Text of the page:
Before there was Muzak, there was the Wanamaker. Newly restored, it restores the shopper’s mood.
Sabina Louise Pierce/Special to The Christian Science Monitor
When you see the Wanamaker organ soar heavenward, you want to look around for the rest of the cathedral. When its sound makes pillars tremble, you know it speaks for the powers above. But where stained glass windows should be – there is ladies apparel. In the would-be pews, people are trying on boots. And that scent wafting through the air is not votive candles, it’s Chanel No. 5.
Wait. This is no church. This is ... Macy’s?
Here, occupying prime retail space, there are nearly 30,000 organ pipes in chambers towering up through seven floors, making the Wanamaker the largest operating pipe organ in the world. For precious square footage to be given over thus is rare. Even modest organs tend to be located not in stores but in churches, private homes, or municipal buildings; built by the Los Angeles Art Organ Company, the Wanamaker is one of only two known department-store organs in the world.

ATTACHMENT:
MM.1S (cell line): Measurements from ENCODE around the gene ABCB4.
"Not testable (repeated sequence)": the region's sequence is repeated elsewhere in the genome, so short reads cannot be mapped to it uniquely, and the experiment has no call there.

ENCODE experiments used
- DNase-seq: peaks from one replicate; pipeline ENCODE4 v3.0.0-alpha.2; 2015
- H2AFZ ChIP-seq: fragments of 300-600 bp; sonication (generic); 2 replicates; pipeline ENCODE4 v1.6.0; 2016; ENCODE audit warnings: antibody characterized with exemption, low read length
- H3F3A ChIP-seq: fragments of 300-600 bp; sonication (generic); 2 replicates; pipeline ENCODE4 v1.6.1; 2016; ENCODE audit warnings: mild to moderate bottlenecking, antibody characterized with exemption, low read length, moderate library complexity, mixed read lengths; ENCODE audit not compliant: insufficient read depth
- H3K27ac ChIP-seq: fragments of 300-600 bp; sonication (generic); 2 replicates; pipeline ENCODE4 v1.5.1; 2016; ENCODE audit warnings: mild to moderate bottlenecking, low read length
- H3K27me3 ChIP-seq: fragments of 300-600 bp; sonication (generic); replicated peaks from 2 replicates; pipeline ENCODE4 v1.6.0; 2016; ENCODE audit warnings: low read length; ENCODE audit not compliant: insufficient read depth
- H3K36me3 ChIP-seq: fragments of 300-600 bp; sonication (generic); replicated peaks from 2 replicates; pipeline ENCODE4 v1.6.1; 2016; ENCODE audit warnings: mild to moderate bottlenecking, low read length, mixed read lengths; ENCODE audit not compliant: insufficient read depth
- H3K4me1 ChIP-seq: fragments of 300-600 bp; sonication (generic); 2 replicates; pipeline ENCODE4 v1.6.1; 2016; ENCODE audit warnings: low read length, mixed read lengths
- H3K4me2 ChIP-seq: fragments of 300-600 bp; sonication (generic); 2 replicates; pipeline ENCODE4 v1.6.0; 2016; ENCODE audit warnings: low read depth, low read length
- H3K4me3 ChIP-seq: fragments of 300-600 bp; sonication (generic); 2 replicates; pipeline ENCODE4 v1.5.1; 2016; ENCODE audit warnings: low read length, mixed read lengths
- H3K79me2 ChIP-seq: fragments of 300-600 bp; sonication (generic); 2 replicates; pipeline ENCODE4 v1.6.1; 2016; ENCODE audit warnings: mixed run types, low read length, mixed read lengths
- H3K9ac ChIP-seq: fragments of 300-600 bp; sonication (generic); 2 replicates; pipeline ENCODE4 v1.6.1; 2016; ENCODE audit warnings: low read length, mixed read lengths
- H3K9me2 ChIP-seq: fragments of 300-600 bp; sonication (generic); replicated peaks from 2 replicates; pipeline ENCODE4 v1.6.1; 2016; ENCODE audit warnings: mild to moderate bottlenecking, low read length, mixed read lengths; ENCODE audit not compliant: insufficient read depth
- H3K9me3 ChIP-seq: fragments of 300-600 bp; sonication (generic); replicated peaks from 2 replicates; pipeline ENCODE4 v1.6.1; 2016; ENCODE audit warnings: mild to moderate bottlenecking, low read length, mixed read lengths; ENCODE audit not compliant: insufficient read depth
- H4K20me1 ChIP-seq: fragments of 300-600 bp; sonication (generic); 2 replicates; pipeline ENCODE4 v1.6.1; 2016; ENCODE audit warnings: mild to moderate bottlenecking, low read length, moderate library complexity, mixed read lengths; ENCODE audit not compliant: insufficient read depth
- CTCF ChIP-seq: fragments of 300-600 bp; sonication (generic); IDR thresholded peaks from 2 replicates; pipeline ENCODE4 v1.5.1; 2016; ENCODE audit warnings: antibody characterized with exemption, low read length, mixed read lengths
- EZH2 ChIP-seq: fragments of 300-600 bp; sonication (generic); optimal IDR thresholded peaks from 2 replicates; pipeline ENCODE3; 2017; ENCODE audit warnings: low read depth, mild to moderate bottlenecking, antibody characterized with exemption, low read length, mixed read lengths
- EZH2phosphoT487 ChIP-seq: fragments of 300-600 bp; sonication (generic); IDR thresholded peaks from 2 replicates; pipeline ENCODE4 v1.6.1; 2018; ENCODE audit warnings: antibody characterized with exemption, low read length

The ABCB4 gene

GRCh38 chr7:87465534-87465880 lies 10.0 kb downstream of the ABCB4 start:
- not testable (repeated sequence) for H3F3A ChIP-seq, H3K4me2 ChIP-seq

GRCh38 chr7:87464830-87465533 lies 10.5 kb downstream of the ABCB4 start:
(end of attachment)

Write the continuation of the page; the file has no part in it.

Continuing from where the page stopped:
As spectacular as the instrument is, so, too, is the space it inhabits. The 1911 masterpiece of a building designed by Daniel Burnham, a pioneer of urban planning and skyscraper architecture, is like a renaissance palace. A national historic landmark, it covers a city block, running from Chestnut Street to Market, from 13th to Juniper, and encompassing a 150-foot-high center court lush with decorative plaster, laced with arches, and rich with marble. The Grand Court, open to shoppers peering from the floors above, is the space that retail pioneer John Wanamaker sought to fill with the sounds of the organ he brought here from the 1904 St. Louis World’s Fair.
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